A Diary Of Tragic Adventure
By Edgar Christian
With an Introduction by B. Dew Roberts and Preface by Dr. Henry C. Link
New York: Funk & Wagnalls, 1938, 1st U.S. Edition. [Viii], 159 pp.
Frontispiece of Edgar Christian, 2 ink sketches, 1 map. Publisherâ€™s blue cloth with silver lettering on spine â€” complete with unclipped dustjacket. Dust jacket is in very good+ complete condition with some fading to spine â€“ all titles on spine legible. An unusually well-preserved copy in Near Fine condition. â€”Arctic Bibliography 3146
Published posthumously, Christianâ€™s diary is the only first-hand account of John Hornbyâ€™s last expedition to the barren ground of Canadaâ€™s northwest territories. As Canada’s Department of the interior was creating the boundaries of the Thelon game sanctuary deep in the tundra in 1926, Hornby decided to spend the summer and winter there, living off the land, and persuaded his 18-year-oldÂ cousin, Edgar Christian, and a young man named Harold Adler to accompany him. It was Christianâ€™s dream of a lifetime. He was a greenhorn, but knew how to handle a rifle. They started out by canoe in June from Fort Resolution on the Slave River with six months worth of grub, flour, pemmican, bacon, biscuits, etc., traps, rifles and 2000 rounds of ammunition. What happens next is captured in this diary account found two years later by the search party that set out to find the party after they failed to return as planned. Hornby died first. Christian was the last to go. â€śplease donâ€™t blame dear jack,â€ť were the last words he wrote in his diary.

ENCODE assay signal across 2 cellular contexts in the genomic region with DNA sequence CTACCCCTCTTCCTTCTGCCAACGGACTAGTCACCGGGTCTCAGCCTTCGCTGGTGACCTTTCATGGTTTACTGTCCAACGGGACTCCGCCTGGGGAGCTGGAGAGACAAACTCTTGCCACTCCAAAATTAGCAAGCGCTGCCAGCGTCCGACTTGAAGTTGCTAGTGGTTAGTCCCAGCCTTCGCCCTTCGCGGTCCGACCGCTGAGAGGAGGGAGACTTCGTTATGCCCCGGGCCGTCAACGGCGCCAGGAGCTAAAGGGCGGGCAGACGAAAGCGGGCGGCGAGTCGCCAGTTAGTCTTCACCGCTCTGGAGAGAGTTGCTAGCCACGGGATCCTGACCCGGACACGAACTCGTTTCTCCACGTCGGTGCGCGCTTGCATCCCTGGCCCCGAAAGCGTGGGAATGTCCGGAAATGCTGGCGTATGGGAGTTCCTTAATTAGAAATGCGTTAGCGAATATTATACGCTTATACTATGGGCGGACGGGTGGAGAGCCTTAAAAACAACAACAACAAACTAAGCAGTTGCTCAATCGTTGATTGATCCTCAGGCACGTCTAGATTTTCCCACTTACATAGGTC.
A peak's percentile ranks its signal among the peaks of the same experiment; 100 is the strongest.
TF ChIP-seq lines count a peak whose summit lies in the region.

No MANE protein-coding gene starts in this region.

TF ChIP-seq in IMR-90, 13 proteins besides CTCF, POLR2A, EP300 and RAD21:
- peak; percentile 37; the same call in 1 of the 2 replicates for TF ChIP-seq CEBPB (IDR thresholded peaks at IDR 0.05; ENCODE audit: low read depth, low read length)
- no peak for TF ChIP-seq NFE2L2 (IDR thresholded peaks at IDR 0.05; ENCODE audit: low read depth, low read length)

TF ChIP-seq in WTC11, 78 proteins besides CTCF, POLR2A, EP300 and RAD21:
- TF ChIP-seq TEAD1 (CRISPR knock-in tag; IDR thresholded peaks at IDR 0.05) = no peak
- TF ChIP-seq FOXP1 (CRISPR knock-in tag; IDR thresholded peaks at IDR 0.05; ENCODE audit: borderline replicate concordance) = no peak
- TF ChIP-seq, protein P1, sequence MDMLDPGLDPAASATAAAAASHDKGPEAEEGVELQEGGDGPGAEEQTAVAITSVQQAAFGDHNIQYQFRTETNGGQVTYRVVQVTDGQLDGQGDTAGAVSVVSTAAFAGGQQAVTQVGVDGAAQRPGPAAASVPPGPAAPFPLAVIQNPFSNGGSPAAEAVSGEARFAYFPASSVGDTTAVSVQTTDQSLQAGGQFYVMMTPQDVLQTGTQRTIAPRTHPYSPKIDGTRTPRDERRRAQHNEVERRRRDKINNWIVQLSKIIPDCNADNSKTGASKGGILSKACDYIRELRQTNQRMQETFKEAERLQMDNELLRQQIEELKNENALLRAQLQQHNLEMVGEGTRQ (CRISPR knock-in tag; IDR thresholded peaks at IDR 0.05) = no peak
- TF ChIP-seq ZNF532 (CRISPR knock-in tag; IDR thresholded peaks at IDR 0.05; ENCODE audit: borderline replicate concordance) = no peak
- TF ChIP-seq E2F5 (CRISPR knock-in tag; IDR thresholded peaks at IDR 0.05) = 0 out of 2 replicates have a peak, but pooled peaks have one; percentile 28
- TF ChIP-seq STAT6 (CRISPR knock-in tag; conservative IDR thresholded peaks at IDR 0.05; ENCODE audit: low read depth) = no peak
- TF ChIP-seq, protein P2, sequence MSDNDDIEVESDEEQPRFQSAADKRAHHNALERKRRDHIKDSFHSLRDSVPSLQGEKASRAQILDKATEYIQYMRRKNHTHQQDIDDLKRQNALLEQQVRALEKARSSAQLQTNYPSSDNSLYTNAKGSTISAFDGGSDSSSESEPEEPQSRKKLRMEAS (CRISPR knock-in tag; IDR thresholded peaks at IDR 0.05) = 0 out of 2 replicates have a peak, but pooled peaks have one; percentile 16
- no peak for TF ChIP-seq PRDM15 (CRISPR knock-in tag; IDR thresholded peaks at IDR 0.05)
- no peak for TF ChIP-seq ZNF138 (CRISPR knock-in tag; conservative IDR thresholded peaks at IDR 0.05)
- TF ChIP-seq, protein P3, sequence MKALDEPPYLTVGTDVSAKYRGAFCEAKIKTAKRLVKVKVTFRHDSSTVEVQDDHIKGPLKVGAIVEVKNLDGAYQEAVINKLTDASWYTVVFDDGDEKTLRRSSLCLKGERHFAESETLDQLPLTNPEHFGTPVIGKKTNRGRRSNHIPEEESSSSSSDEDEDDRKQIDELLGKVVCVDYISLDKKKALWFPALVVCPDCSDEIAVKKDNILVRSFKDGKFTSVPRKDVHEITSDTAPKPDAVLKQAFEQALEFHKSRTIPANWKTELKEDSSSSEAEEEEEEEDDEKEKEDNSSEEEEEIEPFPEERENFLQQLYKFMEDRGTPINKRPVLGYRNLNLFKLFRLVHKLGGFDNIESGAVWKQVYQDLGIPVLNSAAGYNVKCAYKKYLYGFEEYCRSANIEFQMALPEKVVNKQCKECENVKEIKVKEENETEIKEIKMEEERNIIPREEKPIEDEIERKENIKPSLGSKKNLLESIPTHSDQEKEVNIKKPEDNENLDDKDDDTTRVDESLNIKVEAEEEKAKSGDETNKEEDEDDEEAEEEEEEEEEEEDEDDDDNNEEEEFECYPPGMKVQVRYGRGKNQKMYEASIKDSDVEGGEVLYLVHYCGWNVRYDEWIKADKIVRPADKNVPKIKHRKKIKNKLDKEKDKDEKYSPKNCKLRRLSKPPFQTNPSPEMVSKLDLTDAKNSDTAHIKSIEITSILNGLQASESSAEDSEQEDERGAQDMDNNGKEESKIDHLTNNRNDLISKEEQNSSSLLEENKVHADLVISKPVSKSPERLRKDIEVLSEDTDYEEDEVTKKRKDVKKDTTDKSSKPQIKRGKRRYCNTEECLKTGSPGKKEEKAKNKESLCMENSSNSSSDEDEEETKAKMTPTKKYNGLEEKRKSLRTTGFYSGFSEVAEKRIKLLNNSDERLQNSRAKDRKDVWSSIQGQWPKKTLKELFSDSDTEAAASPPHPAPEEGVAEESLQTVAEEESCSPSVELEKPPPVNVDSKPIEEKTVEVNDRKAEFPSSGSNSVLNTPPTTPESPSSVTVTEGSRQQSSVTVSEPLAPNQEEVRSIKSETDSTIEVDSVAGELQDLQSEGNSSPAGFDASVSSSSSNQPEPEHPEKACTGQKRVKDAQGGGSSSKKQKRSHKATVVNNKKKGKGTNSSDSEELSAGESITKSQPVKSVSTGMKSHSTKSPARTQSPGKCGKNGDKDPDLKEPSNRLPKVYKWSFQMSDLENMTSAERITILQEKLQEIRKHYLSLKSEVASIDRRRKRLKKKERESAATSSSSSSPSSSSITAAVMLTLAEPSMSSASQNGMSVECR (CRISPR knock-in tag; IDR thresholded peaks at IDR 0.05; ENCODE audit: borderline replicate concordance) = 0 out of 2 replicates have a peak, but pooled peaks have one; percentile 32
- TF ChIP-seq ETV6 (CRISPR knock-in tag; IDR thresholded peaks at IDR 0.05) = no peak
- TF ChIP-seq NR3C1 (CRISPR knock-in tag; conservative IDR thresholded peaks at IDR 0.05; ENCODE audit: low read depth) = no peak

A real no-nonsense account of three men pioneering their way in the vast, untamed subarctic wilderness of the barren-lands. This tragic account by Edgar Christian tells how they did it, and reveals the mistakes they made.